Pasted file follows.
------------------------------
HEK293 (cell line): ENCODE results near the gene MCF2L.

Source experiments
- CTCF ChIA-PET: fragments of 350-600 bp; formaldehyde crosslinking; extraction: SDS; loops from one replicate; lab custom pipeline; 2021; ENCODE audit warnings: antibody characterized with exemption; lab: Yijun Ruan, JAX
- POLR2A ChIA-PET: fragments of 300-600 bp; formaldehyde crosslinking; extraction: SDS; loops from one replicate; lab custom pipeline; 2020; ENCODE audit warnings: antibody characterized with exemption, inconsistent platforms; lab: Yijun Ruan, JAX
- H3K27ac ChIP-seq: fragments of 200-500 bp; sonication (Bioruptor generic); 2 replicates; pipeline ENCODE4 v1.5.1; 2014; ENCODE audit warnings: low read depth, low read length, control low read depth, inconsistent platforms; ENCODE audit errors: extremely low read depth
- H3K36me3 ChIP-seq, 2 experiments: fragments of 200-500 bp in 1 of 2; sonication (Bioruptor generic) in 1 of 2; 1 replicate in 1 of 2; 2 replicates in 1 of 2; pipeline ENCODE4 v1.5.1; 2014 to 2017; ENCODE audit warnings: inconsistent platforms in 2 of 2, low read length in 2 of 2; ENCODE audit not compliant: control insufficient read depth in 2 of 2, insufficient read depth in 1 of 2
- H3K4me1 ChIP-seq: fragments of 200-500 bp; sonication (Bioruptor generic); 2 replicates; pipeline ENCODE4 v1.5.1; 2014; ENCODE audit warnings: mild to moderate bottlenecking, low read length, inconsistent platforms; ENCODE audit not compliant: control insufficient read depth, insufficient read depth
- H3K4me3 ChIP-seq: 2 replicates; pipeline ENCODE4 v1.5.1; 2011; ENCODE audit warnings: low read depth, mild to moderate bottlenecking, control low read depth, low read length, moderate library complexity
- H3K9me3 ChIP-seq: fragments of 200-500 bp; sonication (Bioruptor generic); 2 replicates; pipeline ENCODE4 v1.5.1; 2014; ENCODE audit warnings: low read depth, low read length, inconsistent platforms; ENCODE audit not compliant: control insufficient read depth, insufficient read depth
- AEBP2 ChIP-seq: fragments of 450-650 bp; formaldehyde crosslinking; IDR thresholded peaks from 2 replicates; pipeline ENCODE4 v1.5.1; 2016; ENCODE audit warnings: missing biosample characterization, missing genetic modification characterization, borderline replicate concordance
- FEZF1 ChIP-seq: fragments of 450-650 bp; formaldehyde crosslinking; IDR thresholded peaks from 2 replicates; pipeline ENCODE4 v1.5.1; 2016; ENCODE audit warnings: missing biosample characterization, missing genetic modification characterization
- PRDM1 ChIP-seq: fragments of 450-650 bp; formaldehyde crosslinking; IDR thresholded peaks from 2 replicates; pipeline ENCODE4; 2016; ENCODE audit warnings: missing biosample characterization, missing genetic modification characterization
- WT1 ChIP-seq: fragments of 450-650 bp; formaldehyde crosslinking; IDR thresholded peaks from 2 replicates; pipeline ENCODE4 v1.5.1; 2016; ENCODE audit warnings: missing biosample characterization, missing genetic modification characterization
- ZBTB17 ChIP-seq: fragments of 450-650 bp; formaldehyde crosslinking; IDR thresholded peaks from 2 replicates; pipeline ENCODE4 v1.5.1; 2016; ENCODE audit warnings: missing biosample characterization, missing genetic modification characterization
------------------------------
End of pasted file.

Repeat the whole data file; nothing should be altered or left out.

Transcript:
HEK293 (cell line): ENCODE results near the gene MCF2L.

Source experiments
- CTCF ChIA-PET: fragments of 350-600 bp; formaldehyde crosslinking; extraction: SDS; loops from one replicate; lab custom pipeline; 2021; ENCODE audit warnings: antibody characterized with exemption; lab: Yijun Ruan, JAX
- POLR2A ChIA-PET: fragments of 300-600 bp; formaldehyde crosslinking; extraction: SDS; loops from one replicate; lab custom pipeline; 2020; ENCODE audit warnings: antibody characterized with exemption, inconsistent platforms; lab: Yijun Ruan, JAX
- H3K27ac ChIP-seq: fragments of 200-500 bp; sonication (Bioruptor generic); 2 replicates; pipeline ENCODE4 v1.5.1; 2014; ENCODE audit warnings: low read depth, low read length, control low read depth, inconsistent platforms; ENCODE audit errors: extremely low read depth
- H3K36me3 ChIP-seq, 2 experiments: fragments of 200-500 bp in 1 of 2; sonication (Bioruptor generic) in 1 of 2; 1 replicate in 1 of 2; 2 replicates in 1 of 2; pipeline ENCODE4 v1.5.1; 2014 to 2017; ENCODE audit warnings: inconsistent platforms in 2 of 2, low read length in 2 of 2; ENCODE audit not compliant: control insufficient read depth in 2 of 2, insufficient read depth in 1 of 2
- H3K4me1 ChIP-seq: fragments of 200-500 bp; sonication (Bioruptor generic); 2 replicates; pipeline ENCODE4 v1.5.1; 2014; ENCODE audit warnings: mild to moderate bottlenecking, low read length, inconsistent platforms; ENCODE audit not compliant: control insufficient read depth, insufficient read depth
- H3K4me3 ChIP-seq: 2 replicates; pipeline ENCODE4 v1.5.1; 2011; ENCODE audit warnings: low read depth, mild to moderate bottlenecking, control low read depth, low read length, moderate library complexity
- H3K9me3 ChIP-seq: fragments of 200-500 bp; sonication (Bioruptor generic); 2 replicates; pipeline ENCODE4 v1.5.1; 2014; ENCODE audit warnings: low read depth, low read length, inconsistent platforms; ENCODE audit not compliant: control insufficient read depth, insufficient read depth
- AEBP2 ChIP-seq: fragments of 450-650 bp; formaldehyde crosslinking; IDR thresholded peaks from 2 replicates; pipeline ENCODE4 v1.5.1; 2016; ENCODE audit warnings: missing biosample characterization, missing genetic modification characterization, borderline replicate concordance
- FEZF1 ChIP-seq: fragments of 450-650 bp; formaldehyde crosslinking; IDR thresholded peaks from 2 replicates; pipeline ENCODE4 v1.5.1; 2016; ENCODE audit warnings: missing biosample characterization, missing genetic modification characterization
- PRDM1 ChIP-seq: fragments of 450-650 bp; formaldehyde crosslinking; IDR thresholded peaks from 2 replicates; pipeline ENCODE4; 2016; ENCODE audit warnings: missing biosample characterization, missing genetic modification characterization
- WT1 ChIP-seq: fragments of 450-650 bp; formaldehyde crosslinking; IDR thresholded peaks from 2 replicates; pipeline ENCODE4 v1.5.1; 2016; ENCODE audit warnings: missing biosample characterization, missing genetic modification characterization
- ZBTB17 ChIP-seq: fragments of 450-650 bp; formaldehyde crosslinking; IDR thresholded peaks from 2 replicates; pipeline ENCODE4 v1.5.1; 2016; ENCODE audit warnings: missing biosample characterization, missing genetic modification characterization